Pilots for American Eagle announced they've agreed with the airline to reduce layoffs. The agreement includes voluntary leaves of absences and part-time flying for pilots at Eagle, the sister carrier to Fort Worth-based American Airlines. Both are owned by AMR, which last month announced American Airlines and Eagle would cut capacity this year and reduce an unspecified number of jobs. The moves come as the airline industry faces dramatically higher fuel prices. American plans to cut eight percent of its management and support employees. The deal with the Eagle pilots also calls for ten aircraft leased to Trans States Airlines to be returned to Eagle beginning early next year. Union officials say that could save 100 pilot jobs. Pilots have complained about Eagle outsourcing some St. Louis flights to Trans States and another regional carrier.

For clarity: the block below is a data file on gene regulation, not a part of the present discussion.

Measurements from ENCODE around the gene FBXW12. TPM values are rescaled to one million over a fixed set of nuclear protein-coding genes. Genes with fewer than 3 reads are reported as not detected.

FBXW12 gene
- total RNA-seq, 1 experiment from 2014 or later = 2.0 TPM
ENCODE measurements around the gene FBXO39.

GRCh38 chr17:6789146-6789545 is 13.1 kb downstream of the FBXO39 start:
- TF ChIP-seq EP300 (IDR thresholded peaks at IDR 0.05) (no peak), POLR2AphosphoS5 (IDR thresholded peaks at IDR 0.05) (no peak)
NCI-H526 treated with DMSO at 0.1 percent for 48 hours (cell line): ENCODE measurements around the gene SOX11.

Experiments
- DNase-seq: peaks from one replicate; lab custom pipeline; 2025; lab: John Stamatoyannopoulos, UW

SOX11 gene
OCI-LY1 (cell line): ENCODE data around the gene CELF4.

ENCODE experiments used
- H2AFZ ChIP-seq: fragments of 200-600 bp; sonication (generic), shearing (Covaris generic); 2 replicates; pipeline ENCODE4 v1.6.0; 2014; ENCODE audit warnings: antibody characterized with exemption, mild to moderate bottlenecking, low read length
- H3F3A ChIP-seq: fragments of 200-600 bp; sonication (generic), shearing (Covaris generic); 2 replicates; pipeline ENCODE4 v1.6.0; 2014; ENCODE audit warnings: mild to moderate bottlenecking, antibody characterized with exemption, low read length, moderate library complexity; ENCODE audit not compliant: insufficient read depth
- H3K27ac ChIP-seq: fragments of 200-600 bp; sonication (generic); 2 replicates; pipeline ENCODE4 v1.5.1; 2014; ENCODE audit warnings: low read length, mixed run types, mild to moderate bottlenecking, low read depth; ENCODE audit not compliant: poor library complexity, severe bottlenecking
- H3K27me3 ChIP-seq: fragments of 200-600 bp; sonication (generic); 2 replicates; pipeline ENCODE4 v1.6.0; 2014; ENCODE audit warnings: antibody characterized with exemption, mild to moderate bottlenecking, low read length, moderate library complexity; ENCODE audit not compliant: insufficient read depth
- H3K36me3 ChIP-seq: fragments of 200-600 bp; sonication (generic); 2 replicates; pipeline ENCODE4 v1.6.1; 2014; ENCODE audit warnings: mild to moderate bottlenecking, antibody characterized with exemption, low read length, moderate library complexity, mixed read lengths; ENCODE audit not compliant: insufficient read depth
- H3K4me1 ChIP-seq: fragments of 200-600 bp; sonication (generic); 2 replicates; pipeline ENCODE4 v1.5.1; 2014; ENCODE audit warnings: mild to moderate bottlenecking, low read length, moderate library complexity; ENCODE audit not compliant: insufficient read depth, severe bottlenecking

Continental Airlines pilots have until early August to decide whether to participate in an agreement to reduce the number of pilots to be laid off with recently-announced capacity reductions. The agreement focuses mostly on three programs, including an enhanced retirement window, company-offered 18-month leaves of absence and voluntary reduced flying. A system-wide change in pilot scheduling rules reducing time in the air will create the effect of saving 100 to 150 pilot jobs.